Things You Never Knew Your Xbox Series X Could Do

From a hardware standpoint, there's no question that the Xbox Series X is an impressive console. While this new generation may not be marked by as large of a leap in graphics quality as we've seen in previous generations, the Xbox Series X nevertheless has some features and capabilities that make it feel like a true next-gen machine. If you just unwrapped an Xbox Series X over the holidays, here are some impressive things you may not know it can do.

Improve framerates in older games

Backward compatibility has been a major focus of Microsoft's since about halfway through the previous generation. That the Xbox Series X can play Xbox One games along with some Xbox 360 and OG Xbox titles should not come as a shock. However, what might be a surprise is that the Xbox Series X can use its increased graphics power to run older games at higher framerates through a feature called FPS Boost.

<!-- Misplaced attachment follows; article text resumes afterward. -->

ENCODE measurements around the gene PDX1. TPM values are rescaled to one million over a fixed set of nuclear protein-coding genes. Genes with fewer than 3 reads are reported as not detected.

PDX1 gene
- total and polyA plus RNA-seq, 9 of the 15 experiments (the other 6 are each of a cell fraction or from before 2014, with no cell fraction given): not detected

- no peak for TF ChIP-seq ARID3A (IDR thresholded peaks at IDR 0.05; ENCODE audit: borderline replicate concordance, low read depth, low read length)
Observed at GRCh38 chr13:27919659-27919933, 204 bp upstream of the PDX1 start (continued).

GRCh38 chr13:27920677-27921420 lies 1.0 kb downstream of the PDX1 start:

FPS Boost is available in select games from the Xbox 360 and Xbox One libraries. In most cases, FPS Boost will bring games up to 60 frames per second when played on Xbox Series X, but some will go all the way up to 120 frames per second. While FPS Boost is turned on by default for many games that support the feature, some games have to run at a decreased resolution to hit that 60fps mark. In those cases, FPS Boost won't be turned on by default, but you can see how to turn it on in the video embedded above.

You can also see a complete list of games that support FPS Boost by checking out Major Nelson's blog. He keeps an updated list of FPS Boost games there, so you can quickly tell which of your older titles support the feature. FPS Boost is a great reason to revisit classic games that may have been stuck at 30 frames per second on release, but be warned: once you get used to playing at 60fps, it's difficult to go back.